My older cousins turned me on to the Beatles when I was six. Until that time, my three favorite albums from my father’s collection were West Side Story, Fiddler on the Roof, and Herb Alpert & the Tijuana Brass Greatest Hits. My father bought Let It Be for me, and I disappeared into my room and listened to nothing but that album and some AM radio for at least a year. My cousins were Beatles fanatics, and above all, they preached the virtues of Lennon.
On the night John was murdered, I was sitting on a sofa in the basement of my parents’ house in the suburban town of Nanuet, New York. Hearing Cosell broadcast those words was a deathblow to any remaining youthful innocence inside me. I was a chronic class-cutting, pot-smoking kid, and then I decided to go all the way and drop out of high school. I went to a community college to get my GED, but I didn’t believe in academic or religious institutions. The only thing I believed in was the world of song, and soon that would lead me to Jerry Garcia.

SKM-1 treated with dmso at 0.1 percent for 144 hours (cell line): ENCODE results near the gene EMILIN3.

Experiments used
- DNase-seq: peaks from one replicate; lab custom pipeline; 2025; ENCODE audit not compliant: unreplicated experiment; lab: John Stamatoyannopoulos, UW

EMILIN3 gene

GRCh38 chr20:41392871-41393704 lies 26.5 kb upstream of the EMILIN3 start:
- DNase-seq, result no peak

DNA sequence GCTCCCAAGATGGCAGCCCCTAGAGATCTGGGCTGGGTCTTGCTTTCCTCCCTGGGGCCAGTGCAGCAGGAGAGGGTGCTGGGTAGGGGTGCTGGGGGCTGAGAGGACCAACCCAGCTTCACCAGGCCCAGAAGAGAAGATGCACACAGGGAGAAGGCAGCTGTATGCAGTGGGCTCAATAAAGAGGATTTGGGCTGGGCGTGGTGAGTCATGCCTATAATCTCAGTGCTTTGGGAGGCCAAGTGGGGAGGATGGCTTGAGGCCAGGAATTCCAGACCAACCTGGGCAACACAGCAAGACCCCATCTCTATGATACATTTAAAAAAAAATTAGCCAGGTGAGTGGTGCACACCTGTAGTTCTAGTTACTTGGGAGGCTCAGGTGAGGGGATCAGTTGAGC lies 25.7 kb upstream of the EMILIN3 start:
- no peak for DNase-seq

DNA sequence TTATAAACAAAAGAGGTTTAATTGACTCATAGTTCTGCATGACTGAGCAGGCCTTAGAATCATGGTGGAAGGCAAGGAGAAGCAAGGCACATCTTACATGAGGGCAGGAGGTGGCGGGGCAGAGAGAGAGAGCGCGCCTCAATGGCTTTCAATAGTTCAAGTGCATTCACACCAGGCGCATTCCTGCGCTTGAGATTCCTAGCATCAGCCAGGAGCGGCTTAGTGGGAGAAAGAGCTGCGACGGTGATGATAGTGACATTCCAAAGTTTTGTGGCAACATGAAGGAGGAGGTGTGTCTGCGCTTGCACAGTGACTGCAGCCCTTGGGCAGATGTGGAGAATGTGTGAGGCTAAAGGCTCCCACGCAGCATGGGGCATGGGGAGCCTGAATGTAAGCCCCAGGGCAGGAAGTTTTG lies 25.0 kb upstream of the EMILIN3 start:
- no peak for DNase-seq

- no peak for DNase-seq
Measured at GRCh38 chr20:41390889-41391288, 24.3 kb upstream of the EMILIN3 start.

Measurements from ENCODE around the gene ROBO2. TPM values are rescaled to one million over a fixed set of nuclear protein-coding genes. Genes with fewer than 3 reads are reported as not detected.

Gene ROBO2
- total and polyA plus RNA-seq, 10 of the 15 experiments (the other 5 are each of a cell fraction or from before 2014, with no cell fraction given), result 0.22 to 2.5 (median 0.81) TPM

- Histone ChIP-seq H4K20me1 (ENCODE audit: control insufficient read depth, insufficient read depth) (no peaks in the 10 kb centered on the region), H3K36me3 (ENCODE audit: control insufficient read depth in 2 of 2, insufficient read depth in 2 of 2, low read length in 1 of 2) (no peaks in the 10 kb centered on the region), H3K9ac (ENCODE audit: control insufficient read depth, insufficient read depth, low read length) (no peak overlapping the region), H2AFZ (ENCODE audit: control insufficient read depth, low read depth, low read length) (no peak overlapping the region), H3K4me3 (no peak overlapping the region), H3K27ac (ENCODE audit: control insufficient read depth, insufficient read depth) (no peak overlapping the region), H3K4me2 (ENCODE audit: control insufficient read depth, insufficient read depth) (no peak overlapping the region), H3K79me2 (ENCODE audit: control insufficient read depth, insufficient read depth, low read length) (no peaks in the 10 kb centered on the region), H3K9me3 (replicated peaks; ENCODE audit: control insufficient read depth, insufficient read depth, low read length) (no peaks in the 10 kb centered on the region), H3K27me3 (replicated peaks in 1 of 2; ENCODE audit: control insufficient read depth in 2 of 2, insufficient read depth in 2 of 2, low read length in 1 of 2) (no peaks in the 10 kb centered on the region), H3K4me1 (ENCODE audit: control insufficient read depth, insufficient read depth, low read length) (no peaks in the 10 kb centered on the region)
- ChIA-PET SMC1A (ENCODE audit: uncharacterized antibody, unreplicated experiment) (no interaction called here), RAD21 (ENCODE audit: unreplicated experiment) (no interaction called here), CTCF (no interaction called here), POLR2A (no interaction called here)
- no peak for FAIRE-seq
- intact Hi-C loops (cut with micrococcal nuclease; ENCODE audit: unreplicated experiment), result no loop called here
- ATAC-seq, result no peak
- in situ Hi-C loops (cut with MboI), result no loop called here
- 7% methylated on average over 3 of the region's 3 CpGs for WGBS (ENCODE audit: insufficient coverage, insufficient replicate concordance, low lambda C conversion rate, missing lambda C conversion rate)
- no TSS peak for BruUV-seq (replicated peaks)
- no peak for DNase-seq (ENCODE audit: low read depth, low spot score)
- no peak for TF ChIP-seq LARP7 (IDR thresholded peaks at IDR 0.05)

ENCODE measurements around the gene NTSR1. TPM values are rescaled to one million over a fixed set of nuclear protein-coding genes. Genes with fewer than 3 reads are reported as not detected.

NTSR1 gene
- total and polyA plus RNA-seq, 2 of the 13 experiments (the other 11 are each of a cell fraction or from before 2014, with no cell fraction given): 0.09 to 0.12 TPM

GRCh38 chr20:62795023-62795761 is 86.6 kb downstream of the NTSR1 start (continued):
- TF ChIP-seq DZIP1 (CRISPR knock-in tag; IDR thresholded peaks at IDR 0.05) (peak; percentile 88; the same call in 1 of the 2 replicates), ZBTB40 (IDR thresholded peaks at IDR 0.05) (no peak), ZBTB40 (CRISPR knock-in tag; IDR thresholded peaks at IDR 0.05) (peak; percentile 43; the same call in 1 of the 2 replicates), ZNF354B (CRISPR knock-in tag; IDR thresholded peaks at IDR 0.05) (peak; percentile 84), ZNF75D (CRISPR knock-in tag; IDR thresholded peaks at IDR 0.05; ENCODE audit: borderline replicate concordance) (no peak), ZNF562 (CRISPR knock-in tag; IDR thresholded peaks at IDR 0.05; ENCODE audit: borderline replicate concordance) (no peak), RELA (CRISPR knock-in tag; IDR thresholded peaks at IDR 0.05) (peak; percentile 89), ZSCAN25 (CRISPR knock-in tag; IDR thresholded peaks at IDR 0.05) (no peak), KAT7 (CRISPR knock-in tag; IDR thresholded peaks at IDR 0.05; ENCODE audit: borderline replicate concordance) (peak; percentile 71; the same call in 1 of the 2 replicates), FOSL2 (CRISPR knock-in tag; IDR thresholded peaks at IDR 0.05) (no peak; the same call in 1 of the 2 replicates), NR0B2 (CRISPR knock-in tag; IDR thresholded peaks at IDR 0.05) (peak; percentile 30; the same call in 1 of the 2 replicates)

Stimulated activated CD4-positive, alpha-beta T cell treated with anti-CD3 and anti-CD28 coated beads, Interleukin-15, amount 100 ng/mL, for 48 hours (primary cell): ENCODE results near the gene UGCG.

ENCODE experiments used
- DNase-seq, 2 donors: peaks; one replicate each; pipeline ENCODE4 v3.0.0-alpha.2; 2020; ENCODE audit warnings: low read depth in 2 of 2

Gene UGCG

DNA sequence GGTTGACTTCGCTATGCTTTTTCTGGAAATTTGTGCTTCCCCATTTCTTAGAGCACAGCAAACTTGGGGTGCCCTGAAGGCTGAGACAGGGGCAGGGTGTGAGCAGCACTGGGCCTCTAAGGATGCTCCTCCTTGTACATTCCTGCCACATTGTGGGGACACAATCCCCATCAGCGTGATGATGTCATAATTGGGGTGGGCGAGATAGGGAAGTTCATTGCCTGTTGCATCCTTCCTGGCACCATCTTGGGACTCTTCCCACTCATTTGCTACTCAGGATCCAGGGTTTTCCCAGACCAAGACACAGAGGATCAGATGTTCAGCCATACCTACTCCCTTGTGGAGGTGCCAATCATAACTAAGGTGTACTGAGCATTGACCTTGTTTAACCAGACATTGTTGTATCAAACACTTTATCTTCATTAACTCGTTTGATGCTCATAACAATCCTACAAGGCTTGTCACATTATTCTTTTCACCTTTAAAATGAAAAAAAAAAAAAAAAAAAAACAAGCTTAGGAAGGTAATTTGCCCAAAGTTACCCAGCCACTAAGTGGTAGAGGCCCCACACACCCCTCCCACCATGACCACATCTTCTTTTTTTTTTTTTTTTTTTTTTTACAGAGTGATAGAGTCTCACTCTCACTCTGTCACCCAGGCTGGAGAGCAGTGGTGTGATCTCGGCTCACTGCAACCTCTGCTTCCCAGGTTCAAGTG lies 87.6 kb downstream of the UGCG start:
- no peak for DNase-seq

My friend Doug was the only cat I knew who had a passion for music that was equal to mine. We devoured every classic and progressive rock album out there. We knew every lyric, lick, and subtle nuance of every album by bands such as The Who, Rolling Stones, Doors, Beatles, Yes, ELO, ELP, Jethro Tull, Santana, Pink Floyd, etc.…We knew Dylan’s greatest hits, but there wasn’t enough jamming on the surface for us to explore any further. As for the Grateful Dead, we admired their Skeletons in the Closet compilation and American Beauty, but lack of overwhelming lead guitar kept us from going further down that road.